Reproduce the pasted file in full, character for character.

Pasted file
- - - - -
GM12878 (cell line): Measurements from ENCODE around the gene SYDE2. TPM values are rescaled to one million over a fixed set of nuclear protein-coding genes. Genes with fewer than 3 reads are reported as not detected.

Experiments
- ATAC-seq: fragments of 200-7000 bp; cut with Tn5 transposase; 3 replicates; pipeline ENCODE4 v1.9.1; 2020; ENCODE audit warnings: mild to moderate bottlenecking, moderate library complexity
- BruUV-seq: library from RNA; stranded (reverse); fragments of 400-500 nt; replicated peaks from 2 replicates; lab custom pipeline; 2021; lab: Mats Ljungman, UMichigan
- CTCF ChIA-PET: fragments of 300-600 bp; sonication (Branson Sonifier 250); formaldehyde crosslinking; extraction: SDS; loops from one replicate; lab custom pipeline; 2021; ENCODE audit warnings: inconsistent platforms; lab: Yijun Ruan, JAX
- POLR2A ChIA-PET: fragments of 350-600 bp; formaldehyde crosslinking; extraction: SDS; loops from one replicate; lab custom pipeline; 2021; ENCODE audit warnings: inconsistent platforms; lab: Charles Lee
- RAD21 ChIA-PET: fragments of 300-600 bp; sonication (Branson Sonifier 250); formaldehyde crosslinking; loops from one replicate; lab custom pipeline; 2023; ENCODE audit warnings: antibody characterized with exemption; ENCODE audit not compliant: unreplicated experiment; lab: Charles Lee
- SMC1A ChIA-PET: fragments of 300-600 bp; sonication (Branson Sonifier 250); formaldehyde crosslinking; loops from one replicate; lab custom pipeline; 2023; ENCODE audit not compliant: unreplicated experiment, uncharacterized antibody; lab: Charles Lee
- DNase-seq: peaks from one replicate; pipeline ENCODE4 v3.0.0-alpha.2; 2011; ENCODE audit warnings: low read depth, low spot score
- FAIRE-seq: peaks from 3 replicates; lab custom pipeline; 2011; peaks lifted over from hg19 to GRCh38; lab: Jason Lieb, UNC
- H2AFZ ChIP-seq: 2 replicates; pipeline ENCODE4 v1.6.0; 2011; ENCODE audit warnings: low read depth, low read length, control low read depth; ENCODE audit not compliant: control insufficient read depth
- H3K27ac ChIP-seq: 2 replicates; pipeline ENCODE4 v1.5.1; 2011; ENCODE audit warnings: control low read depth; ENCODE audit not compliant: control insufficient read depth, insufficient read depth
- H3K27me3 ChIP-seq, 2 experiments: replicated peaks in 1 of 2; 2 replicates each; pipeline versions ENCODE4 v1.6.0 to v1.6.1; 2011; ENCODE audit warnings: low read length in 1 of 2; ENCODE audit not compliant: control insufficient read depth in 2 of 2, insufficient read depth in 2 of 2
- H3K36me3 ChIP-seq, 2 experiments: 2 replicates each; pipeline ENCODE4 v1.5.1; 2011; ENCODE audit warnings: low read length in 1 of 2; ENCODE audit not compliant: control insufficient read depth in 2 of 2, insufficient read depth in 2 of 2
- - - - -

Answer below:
GM12878 (cell line): Measurements from ENCODE around the gene SYDE2. TPM values are rescaled to one million over a fixed set of nuclear protein-coding genes. Genes with fewer than 3 reads are reported as not detected.

Experiments
- ATAC-seq: fragments of 200-7000 bp; cut with Tn5 transposase; 3 replicates; pipeline ENCODE4 v1.9.1; 2020; ENCODE audit warnings: mild to moderate bottlenecking, moderate library complexity
- BruUV-seq: library from RNA; stranded (reverse); fragments of 400-500 nt; replicated peaks from 2 replicates; lab custom pipeline; 2021; lab: Mats Ljungman, UMichigan
- CTCF ChIA-PET: fragments of 300-600 bp; sonication (Branson Sonifier 250); formaldehyde crosslinking; extraction: SDS; loops from one replicate; lab custom pipeline; 2021; ENCODE audit warnings: inconsistent platforms; lab: Yijun Ruan, JAX
- POLR2A ChIA-PET: fragments of 350-600 bp; formaldehyde crosslinking; extraction: SDS; loops from one replicate; lab custom pipeline; 2021; ENCODE audit warnings: inconsistent platforms; lab: Charles Lee
- RAD21 ChIA-PET: fragments of 300-600 bp; sonication (Branson Sonifier 250); formaldehyde crosslinking; loops from one replicate; lab custom pipeline; 2023; ENCODE audit warnings: antibody characterized with exemption; ENCODE audit not compliant: unreplicated experiment; lab: Charles Lee
- SMC1A ChIA-PET: fragments of 300-600 bp; sonication (Branson Sonifier 250); formaldehyde crosslinking; loops from one replicate; lab custom pipeline; 2023; ENCODE audit not compliant: unreplicated experiment, uncharacterized antibody; lab: Charles Lee
- DNase-seq: peaks from one replicate; pipeline ENCODE4 v3.0.0-alpha.2; 2011; ENCODE audit warnings: low read depth, low spot score
- FAIRE-seq: peaks from 3 replicates; lab custom pipeline; 2011; peaks lifted over from hg19 to GRCh38; lab: Jason Lieb, UNC
- H2AFZ ChIP-seq: 2 replicates; pipeline ENCODE4 v1.6.0; 2011; ENCODE audit warnings: low read depth, low read length, control low read depth; ENCODE audit not compliant: control insufficient read depth
- H3K27ac ChIP-seq: 2 replicates; pipeline ENCODE4 v1.5.1; 2011; ENCODE audit warnings: control low read depth; ENCODE audit not compliant: control insufficient read depth, insufficient read depth
- H3K27me3 ChIP-seq, 2 experiments: replicated peaks in 1 of 2; 2 replicates each; pipeline versions ENCODE4 v1.6.0 to v1.6.1; 2011; ENCODE audit warnings: low read length in 1 of 2; ENCODE audit not compliant: control insufficient read depth in 2 of 2, insufficient read depth in 2 of 2
- H3K36me3 ChIP-seq, 2 experiments: 2 replicates each; pipeline ENCODE4 v1.5.1; 2011; ENCODE audit warnings: low read length in 1 of 2; ENCODE audit not compliant: control insufficient read depth in 2 of 2, insufficient read depth in 2 of 2